The first report in the Hindsight for a Safer World project will be published soon, and deals with "the human factor" - power brokering and relationships during a critical period of technological change, the sail-to-steam transition.
The early nineteenth century saw the rise of steam and other new technologies in shipping and marked the beginning of 100 years of profound transition. But how did contemporary shipping professionals and surveyors track and inspect the fast-paced new inventions to promote safe sailing as far as possible, and how were Lloyd's Register's operations affected? Technological change put strains on corporate governance and local relationships, as explored in a new report to be published in September 2022 written by Dr Elin Jones, Lecturer in Maritime History at the University of Exeter, the first in the Hindsight for a Safer World series managed by History & Policy at King’s College London. Jones uses materials from the Lloyd’s Register Foundation Heritage and Education Centre (HEC) archives to explore how Lloyd’s Register deployed its surveyors to manage risk during the transition, a maritime revolution comparable to the profound technological change happening today as the shipping industry grapples with decarbonisation.
All the Hindsight project reports will seek to draw connections between contemporary challenges and how related developments were managed in the past. The themes in this report, the importance of relationships, how to negotiate realities on the ground, and strategies for developing and implementing corporate governance and regulation will resonate with anyone working on decarbonisation, green corridors and port infrastructure development for example, as well as fuel innovation, AI and other vessel-based technological advances.
Jones notes that when many people think of the Industrial Revolution in Britain they do not typically picture shipping innovation:
This is a story as yet untold in histories of the Industrial Revolution. Historians have often focused on railways and factories to pinpoint the moment at which Britain became an ‘industrial nation’, meaning the story of Britain’s maritime industrialisation has remained comparatively obscure in public historical imagining. From the 1760s onwards however, just as James Watt’s engine was being installed on land, those living along the coasts and waterways of Britain were also tinkering, creating and engineering new industrial technologies. These were men such as David Elder, who spent his life working on the Clyde for the shipbuilder Robert Napier, designing engines and boilers which would support transoceanic steam navigation, something which was a mere dream when he began his work in the middle of the 1830s, but had become a reality a decade later.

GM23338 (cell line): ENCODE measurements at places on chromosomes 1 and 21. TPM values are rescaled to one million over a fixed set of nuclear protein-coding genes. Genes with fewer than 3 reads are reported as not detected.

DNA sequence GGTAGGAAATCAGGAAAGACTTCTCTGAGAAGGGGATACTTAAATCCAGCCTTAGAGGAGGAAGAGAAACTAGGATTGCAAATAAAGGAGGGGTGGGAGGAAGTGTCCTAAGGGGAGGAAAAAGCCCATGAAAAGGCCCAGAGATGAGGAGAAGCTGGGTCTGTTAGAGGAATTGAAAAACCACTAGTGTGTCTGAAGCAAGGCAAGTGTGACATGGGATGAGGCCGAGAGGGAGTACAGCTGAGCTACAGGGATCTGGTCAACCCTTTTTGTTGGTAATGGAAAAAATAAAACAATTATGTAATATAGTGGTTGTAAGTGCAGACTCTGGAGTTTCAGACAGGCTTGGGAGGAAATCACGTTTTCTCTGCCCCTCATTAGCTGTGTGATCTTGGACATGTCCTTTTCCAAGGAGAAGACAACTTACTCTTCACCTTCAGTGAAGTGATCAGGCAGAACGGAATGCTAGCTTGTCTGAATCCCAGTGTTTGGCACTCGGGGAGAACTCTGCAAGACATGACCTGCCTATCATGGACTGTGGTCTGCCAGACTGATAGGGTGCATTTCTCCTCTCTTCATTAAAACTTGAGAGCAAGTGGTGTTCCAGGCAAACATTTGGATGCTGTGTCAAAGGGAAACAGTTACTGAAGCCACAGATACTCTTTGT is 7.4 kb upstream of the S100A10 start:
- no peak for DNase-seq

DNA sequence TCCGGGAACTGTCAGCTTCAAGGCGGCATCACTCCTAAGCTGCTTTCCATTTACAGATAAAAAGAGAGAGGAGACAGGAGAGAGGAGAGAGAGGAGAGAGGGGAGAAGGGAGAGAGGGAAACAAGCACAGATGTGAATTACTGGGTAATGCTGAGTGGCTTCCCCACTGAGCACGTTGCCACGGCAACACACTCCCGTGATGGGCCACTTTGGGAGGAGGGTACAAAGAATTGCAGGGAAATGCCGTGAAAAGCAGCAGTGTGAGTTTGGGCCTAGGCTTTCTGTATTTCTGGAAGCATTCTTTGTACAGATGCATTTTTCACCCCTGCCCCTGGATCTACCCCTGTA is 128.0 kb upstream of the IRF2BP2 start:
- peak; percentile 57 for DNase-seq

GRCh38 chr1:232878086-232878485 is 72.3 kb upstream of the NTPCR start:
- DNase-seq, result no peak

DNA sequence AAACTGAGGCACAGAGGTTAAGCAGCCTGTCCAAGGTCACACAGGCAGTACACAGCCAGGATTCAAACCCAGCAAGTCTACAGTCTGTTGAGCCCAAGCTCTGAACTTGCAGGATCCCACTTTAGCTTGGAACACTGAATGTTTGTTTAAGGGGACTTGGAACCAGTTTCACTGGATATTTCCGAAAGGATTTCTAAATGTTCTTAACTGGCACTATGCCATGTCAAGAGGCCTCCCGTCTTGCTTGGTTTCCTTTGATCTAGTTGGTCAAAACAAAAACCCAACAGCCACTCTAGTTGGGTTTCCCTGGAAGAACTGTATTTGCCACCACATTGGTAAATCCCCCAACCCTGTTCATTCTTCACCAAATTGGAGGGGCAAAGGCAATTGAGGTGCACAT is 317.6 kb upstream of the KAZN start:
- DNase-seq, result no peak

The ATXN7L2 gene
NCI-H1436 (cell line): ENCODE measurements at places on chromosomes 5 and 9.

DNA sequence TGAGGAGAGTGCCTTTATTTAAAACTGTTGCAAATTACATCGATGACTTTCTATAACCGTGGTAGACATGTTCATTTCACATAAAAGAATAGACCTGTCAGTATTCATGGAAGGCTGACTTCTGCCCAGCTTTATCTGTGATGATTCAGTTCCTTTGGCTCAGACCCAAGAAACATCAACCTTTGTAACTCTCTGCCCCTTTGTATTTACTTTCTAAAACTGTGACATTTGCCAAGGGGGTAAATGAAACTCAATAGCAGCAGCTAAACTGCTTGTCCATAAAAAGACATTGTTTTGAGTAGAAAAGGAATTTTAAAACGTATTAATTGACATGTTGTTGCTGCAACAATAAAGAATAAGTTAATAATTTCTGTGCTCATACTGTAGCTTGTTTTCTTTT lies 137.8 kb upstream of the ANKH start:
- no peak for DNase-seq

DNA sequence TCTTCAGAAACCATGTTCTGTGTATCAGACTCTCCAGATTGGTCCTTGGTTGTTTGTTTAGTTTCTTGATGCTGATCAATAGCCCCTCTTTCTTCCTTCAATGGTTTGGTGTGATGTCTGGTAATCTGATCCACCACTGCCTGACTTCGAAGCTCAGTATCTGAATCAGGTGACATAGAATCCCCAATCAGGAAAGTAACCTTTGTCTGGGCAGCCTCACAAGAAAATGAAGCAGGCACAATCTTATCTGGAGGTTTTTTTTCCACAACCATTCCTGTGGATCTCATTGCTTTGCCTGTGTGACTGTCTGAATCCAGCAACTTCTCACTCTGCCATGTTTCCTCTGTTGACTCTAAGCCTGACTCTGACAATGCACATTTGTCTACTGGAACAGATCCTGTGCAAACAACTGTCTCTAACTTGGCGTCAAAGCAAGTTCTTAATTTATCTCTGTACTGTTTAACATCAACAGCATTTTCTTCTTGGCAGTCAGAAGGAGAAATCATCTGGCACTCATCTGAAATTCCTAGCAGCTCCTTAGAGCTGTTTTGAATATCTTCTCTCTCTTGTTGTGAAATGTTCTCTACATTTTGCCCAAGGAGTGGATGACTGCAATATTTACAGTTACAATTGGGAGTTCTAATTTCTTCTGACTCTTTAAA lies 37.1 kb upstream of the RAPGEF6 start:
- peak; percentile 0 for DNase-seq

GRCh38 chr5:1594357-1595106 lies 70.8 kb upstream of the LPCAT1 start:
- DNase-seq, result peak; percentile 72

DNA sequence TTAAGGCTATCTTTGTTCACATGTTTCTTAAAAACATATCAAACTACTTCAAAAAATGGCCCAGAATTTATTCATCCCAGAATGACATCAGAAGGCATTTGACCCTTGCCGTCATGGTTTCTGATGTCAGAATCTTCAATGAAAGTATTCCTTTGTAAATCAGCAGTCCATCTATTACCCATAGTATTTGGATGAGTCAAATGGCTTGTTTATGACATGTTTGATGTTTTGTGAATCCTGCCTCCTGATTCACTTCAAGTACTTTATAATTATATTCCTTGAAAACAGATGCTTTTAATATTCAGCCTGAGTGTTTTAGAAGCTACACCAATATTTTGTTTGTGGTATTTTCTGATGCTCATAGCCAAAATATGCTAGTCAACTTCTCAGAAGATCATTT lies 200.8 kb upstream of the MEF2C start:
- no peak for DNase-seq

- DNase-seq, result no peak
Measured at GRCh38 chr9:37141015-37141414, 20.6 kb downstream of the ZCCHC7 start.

Indeed, what is remarkable about the first half of the nineteenth century is the rapidity with which steam power was accepted and applied to a range of maritime shipping applications.
All this led to profound change in how vessels were sailed, how the industry passed on its skills, and how the bodies involved in regulating, classifying and fostering these innovations acted. Again, all this might sound familiar to modern professionals. This period when maritime industrialisation was at the heart of a wider technological epochal shift is one model for the Getting to Zero coalition’s ambition for a future in which “international shipping’s decarbonisation catalyses the broader energy transition”.
Accidents involving large losses of life in the early days of steam were far from unknown – and profoundly shocking to public sensibility when they did occur. Public and political pressure acted on Lloyd’s Register and on the industry as a whole to mitigate risk and standardise procedures for assessing new technologies. How best to make this work on the ground when the pace of technological change and experimentation was so fast? The report relates how in the earlier part of the period many Lloyd’s Register surveyors were explicitly appointed on the basis of their local knowledge and standing in the local shipping community.
Lloyd’s Register employees may have been the agents of standardisation and bureaucratisation, but they were also living parts of the port communities which they had to assess. This form of work required them to be at once distant and deeply involved, and an examination of surveyors provides a reminder for historians and policy makers alike of the importance of understanding the importance and role of locality in shaping global technological change.
A notable shift had occurred by the end of the report’s period, as a new generation of surveyors were relocated to different ports throughout their careers and financially rewarded for maintaining the required distance from the localities. This was seen as key to their incorruptibility, and hence to the maintenance of high safety standards.
Through the evolution of both these strategies, we can see Lloyd’s Register as one key source of governance in the maritime space trying to flex around the problems brought by profound technological change, and working out how to use its people to manage change on the ground. As the industry now stands on the brink of the next “maritime revolution”, with implications for safety standards around the world and at far removes from sources of governance, industry and policy makers will have to think both “global governance” and “local reality”, and track the effect their actions have on the relationship between the two.
A shorter version of this post appears in Dispatch, the magazine of the Lloyd's Register Foundation Heritage and Education Centre.
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